Source: www.auntminnie.com
Author: Erik L. Ridley, AuntMinnie.com staff writer

Radiology and pathology artificial intelligence (AI) algorithms can help in diagnosing and assessing the prognosis of oral squamous cell carcinoma (SCC), according to a literature review published August 19 in JAMA Otolaryngology — Head & Neck Surgery.

After reviewing published studies in the literature on the use of AI with pathology and radiology images in patients with oral SCC, researchers from the University of Hong Kong concluded that the technology yielded good classification accuracy.

“The successful use of deep learning in these areas has a high clinical translatability in the improvement of patient care,” wrote the authors, led by first author Chui Shan Chu and senior author Dr. Peter Thomson, PhD.

In radiology applications for oral SCC, a convolutional neural network (CNN) was able to predict disease-free survival with 80% accuracy, sensitivity, and specificity from PET images, the researchers reported. Another CNN showed lower performance — 66.9% sensitivity, 89.7% specificity, and 84% accuracy — when used on CT for predicting disease-free survival. A deep-learning algorithm also yielded 90% sensitivity for detecting lymph node metastasis from oral SCC on CT.

In addition to providing prognosis predictions, AI could help facilitate personalized treatment from CT images, according to the researchers. One model was 76% accurate for predicting xerostomia, or dry mouth, an adverse effect of radiotherapy caused by toxicity. Another study determined that radiation dose distribution is the most crucial factor for predicting toxicity.

The researchers noted that, to the best of their knowledge, no studies have utilized deep learning with MRI in oral SCC applications.

As for pathology, AI has most frequently been used to facilitate oral SCC diagnosis by classifying cell type and differentiating tumor grade on digital hematoxylin and eosin-stained tissue images. A CNN algorithm, for example, achieved 96.4% accuracy for differentiating cancer cells from six different types of nontumor cells. Another algorithm was 84.8% accurate for differentiating head and neck SCC from thyroid cancer and metastatic lymph node from breast cancer.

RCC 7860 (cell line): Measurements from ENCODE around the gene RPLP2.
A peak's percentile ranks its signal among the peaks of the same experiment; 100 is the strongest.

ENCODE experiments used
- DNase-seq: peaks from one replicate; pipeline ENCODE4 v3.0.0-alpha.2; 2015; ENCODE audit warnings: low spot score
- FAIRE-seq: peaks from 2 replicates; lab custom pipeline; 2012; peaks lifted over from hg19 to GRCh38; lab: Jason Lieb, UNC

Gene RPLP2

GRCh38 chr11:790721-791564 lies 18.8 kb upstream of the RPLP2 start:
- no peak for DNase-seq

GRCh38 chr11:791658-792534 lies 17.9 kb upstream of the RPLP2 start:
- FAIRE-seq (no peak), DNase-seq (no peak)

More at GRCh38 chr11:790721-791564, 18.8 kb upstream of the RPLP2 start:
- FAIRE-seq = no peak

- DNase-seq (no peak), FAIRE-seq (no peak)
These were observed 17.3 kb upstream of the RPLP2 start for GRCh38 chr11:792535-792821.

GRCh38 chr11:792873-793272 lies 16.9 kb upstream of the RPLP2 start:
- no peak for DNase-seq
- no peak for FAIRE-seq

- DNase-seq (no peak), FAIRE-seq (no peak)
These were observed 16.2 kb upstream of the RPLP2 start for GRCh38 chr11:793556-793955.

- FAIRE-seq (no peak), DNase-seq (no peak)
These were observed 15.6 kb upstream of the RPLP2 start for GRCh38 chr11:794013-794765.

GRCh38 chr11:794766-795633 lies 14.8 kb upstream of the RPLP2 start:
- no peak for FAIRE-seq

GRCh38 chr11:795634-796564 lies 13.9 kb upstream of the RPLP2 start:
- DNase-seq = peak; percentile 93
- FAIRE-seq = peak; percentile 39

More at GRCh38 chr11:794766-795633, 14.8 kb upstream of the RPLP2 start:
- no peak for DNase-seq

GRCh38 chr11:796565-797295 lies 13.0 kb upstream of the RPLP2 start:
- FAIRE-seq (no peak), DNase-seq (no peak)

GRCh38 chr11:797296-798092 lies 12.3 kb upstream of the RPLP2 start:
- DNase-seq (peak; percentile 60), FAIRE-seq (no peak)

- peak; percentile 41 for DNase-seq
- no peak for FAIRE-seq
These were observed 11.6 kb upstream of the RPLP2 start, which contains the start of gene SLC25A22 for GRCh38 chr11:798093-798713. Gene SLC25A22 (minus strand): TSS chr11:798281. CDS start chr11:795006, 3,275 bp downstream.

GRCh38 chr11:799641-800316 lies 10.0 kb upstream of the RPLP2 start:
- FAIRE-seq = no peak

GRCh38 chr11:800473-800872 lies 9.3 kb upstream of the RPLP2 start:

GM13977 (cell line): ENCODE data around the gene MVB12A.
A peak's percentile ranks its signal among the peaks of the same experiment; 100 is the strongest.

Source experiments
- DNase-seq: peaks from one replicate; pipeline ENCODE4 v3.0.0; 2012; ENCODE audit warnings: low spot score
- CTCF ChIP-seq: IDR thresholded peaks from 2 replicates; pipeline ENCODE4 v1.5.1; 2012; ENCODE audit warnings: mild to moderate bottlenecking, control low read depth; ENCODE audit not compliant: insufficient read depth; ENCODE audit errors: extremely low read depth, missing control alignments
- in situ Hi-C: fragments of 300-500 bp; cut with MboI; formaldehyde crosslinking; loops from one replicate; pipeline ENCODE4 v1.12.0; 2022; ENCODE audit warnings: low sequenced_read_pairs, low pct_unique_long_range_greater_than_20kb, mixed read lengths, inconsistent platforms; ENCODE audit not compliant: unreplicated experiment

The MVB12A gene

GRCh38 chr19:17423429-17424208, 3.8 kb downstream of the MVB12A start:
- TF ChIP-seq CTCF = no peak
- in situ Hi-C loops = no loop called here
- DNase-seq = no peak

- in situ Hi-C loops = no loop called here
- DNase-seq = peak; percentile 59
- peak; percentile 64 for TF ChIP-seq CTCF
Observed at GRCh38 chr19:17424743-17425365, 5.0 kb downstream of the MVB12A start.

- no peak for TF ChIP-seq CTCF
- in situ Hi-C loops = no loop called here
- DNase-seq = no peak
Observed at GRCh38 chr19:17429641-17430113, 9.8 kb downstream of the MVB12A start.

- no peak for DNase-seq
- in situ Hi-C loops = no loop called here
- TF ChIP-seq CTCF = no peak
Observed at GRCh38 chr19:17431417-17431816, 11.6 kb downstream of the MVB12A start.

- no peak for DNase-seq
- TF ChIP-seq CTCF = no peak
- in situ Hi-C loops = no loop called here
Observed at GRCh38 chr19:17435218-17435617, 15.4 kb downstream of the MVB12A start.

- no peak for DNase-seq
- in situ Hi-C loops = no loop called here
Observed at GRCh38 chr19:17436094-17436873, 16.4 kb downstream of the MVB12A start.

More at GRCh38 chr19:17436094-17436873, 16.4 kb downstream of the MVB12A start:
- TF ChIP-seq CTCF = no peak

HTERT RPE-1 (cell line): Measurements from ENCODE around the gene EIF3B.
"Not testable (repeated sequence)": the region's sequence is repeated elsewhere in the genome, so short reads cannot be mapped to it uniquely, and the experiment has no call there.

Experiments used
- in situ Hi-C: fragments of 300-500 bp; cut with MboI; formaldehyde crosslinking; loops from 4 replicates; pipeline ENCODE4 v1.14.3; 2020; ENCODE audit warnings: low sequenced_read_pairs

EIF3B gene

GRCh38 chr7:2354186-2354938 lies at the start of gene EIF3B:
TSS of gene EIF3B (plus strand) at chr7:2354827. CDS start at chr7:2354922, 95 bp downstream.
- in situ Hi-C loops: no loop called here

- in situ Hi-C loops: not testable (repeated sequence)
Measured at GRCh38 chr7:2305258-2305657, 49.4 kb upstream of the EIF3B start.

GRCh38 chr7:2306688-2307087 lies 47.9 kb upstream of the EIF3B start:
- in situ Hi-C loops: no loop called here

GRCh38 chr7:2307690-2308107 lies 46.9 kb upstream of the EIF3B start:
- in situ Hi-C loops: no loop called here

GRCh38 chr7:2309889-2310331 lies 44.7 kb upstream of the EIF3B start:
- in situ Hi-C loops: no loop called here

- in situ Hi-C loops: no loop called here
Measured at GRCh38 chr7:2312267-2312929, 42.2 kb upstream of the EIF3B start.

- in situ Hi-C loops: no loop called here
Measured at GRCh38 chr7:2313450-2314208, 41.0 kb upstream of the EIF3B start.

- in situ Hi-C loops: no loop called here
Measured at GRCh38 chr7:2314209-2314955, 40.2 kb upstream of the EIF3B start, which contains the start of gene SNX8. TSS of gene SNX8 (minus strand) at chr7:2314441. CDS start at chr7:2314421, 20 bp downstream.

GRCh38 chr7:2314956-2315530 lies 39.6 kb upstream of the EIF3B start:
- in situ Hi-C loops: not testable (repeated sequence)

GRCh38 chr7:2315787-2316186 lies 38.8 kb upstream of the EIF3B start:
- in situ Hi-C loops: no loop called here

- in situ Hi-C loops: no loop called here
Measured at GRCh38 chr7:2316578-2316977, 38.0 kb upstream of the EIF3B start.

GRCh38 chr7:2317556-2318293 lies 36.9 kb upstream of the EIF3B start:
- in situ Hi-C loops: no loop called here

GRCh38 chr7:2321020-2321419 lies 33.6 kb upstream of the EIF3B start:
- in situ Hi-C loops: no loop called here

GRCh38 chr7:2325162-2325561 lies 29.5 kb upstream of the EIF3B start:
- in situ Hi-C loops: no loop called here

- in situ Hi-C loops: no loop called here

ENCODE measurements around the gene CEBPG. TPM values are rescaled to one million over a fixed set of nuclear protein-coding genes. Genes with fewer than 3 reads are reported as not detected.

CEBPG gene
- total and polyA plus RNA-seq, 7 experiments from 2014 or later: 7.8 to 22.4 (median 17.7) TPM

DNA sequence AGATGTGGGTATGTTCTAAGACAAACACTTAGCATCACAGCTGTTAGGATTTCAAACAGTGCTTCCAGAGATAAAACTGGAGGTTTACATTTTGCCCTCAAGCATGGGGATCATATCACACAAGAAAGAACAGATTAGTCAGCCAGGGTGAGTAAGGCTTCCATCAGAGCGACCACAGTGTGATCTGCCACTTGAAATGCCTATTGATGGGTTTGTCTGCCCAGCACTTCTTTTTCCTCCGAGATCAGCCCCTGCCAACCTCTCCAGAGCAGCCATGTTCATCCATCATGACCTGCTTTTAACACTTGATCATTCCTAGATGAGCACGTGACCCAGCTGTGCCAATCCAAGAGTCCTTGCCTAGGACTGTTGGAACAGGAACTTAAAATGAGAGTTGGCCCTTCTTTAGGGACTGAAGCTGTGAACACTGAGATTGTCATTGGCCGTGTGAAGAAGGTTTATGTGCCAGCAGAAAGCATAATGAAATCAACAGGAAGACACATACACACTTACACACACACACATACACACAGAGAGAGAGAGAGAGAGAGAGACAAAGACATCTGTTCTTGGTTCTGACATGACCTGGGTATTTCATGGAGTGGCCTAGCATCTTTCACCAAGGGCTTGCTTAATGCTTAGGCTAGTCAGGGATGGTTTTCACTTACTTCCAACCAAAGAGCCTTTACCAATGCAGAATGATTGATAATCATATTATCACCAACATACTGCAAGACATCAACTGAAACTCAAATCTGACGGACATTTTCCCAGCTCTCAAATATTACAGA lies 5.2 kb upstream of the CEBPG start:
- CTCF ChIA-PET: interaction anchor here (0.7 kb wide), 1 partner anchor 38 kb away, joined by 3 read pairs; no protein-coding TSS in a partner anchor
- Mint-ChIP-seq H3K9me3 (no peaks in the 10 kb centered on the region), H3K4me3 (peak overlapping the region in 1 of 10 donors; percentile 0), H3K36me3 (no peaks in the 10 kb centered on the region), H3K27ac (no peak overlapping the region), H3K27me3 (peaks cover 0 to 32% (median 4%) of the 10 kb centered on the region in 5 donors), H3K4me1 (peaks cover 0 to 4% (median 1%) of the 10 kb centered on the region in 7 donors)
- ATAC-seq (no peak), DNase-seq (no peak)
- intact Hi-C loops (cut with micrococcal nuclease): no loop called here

What’s more, other classifiers stratified oral SCC images into four classes with 97.5% accuracy and classified hematoxylin and eosin-stained oral tissue images as either normal or dysplasia with 89% accuracy. In addition, an algorithm was able to predict survival with an average accuracy of 80%.

“In oral cancer research, particularly that related to SCC, deep learning with the use of readily available clinical images derived from hematoxylin and eosin-stained pathological sections and CT-based radiography is demonstrated to have the potential to aid clinical decision-making with regard to cancer diagnosis, prognosis prediction, and treatment guidance,” the authors wrote.

Once their accuracy is validated in different patient cohorts, deep-learning algorithms could be used as a decision-support tool for clinicians, according to the researchers. More research will be needed, however, to determine how to best implement AI into the routine clinical workflow.

“To expand the application of deep learning, it can be used to infer tumor biology information based on the expression-level alterations or mutations of targetable molecules for immunotherapy and targeted therapy,” the authors wrote. “If this approach is successful, it is economical and time-saving to reveal molecular information of tumors without using additional costly molecular assays.”

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